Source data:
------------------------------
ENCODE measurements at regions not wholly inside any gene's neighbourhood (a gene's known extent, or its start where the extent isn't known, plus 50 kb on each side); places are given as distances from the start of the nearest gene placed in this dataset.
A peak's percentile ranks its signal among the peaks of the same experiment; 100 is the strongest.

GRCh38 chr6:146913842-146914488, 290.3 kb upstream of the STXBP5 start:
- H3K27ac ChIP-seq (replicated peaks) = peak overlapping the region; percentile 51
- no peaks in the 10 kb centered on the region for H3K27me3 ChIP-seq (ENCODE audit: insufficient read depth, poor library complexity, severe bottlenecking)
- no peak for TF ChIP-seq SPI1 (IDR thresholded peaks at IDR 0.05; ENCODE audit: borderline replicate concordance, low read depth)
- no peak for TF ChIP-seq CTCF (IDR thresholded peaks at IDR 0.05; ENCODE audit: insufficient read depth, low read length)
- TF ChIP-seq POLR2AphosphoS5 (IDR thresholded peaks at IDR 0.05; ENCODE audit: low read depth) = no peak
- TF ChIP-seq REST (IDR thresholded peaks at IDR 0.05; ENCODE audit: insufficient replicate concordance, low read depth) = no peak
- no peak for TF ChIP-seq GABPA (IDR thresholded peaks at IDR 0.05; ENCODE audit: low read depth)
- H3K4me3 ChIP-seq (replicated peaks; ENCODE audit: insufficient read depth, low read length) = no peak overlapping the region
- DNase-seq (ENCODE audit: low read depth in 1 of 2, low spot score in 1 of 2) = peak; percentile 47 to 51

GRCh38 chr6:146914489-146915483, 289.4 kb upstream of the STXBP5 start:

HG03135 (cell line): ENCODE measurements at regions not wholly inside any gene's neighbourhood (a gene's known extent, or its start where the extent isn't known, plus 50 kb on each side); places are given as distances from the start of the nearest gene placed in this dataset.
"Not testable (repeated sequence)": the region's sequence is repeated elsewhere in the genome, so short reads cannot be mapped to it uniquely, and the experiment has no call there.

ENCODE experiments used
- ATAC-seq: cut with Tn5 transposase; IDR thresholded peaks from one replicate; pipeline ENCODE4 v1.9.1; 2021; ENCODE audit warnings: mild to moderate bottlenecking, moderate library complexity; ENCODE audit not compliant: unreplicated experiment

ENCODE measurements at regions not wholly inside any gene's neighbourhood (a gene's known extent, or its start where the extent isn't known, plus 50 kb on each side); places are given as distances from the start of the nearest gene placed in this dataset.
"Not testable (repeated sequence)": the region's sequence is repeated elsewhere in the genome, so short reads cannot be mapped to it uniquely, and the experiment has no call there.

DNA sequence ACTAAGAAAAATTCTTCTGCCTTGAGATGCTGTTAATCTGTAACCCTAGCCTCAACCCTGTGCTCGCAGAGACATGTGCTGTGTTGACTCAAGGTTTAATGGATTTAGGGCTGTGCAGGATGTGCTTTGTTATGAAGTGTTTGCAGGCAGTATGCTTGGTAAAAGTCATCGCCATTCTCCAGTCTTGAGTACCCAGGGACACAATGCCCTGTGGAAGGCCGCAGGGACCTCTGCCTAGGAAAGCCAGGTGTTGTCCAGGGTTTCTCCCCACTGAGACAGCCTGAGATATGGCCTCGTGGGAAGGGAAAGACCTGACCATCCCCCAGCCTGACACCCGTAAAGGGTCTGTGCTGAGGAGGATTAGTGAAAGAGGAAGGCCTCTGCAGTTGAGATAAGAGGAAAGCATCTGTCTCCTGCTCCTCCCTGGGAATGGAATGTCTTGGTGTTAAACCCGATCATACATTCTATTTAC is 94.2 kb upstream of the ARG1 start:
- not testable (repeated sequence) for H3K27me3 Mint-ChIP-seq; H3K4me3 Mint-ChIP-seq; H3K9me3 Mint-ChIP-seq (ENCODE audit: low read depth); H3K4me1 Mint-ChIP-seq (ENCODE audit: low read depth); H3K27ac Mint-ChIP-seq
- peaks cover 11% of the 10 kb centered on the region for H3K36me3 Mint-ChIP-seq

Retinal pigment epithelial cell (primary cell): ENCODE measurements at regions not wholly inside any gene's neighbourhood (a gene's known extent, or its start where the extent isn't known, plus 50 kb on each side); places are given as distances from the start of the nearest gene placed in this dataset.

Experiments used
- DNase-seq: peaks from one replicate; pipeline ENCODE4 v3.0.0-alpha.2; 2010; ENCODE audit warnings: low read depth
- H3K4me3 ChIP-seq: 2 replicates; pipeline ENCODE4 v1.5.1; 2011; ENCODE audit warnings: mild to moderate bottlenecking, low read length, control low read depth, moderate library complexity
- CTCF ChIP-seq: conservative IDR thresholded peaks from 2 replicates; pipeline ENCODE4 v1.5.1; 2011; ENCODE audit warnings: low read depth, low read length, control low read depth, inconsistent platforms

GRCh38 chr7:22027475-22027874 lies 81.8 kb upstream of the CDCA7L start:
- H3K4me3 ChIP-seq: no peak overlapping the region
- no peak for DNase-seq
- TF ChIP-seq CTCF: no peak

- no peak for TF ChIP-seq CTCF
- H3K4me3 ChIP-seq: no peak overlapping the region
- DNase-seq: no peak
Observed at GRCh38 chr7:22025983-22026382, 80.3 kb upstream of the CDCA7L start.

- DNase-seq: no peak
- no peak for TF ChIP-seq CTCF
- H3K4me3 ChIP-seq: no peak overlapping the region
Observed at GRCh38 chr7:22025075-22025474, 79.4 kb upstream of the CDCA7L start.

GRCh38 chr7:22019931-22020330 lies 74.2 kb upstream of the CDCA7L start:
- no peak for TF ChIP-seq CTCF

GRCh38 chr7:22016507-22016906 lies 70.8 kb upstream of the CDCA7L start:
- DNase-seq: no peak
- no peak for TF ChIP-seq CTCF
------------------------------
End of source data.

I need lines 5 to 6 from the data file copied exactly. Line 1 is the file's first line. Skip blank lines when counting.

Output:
- no peaks in the 10 kb centered on the region for H3K27me3 ChIP-seq (ENCODE audit: insufficient read depth, poor library complexity, severe bottlenecking)
- no peak for TF ChIP-seq SPI1 (IDR thresholded peaks at IDR 0.05; ENCODE audit: borderline replicate concordance, low read depth)